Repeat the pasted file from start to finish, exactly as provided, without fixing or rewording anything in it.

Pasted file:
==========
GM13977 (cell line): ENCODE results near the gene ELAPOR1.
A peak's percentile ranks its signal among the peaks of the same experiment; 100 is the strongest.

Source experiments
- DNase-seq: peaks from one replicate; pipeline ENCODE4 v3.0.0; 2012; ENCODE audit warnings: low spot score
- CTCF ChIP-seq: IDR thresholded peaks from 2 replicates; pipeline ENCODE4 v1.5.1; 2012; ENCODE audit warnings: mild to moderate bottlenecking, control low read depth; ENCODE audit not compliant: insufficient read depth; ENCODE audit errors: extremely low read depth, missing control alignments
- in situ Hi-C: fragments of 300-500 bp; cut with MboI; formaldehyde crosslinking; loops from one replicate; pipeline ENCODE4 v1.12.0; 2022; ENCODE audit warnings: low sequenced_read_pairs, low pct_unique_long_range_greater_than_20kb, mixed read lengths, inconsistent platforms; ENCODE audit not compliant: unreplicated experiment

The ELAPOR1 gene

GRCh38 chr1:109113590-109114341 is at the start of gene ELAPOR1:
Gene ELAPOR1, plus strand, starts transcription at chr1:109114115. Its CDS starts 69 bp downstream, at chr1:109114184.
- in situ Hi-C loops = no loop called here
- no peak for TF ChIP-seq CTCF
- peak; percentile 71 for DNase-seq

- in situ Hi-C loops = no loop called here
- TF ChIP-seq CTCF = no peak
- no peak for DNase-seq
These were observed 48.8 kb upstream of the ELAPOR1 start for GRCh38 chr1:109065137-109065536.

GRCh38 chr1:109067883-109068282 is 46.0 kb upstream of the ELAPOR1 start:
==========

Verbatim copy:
GM13977 (cell line): ENCODE results near the gene ELAPOR1.
A peak's percentile ranks its signal among the peaks of the same experiment; 100 is the strongest.

Source experiments
- DNase-seq: peaks from one replicate; pipeline ENCODE4 v3.0.0; 2012; ENCODE audit warnings: low spot score
- CTCF ChIP-seq: IDR thresholded peaks from 2 replicates; pipeline ENCODE4 v1.5.1; 2012; ENCODE audit warnings: mild to moderate bottlenecking, control low read depth; ENCODE audit not compliant: insufficient read depth; ENCODE audit errors: extremely low read depth, missing control alignments
- in situ Hi-C: fragments of 300-500 bp; cut with MboI; formaldehyde crosslinking; loops from one replicate; pipeline ENCODE4 v1.12.0; 2022; ENCODE audit warnings: low sequenced_read_pairs, low pct_unique_long_range_greater_than_20kb, mixed read lengths, inconsistent platforms; ENCODE audit not compliant: unreplicated experiment

The ELAPOR1 gene

GRCh38 chr1:109113590-109114341 is at the start of gene ELAPOR1:
Gene ELAPOR1, plus strand, starts transcription at chr1:109114115. Its CDS starts 69 bp downstream, at chr1:109114184.
- in situ Hi-C loops = no loop called here
- no peak for TF ChIP-seq CTCF
- peak; percentile 71 for DNase-seq

- in situ Hi-C loops = no loop called here
- TF ChIP-seq CTCF = no peak
- no peak for DNase-seq
These were observed 48.8 kb upstream of the ELAPOR1 start for GRCh38 chr1:109065137-109065536.

GRCh38 chr1:109067883-109068282 is 46.0 kb upstream of the ELAPOR1 start: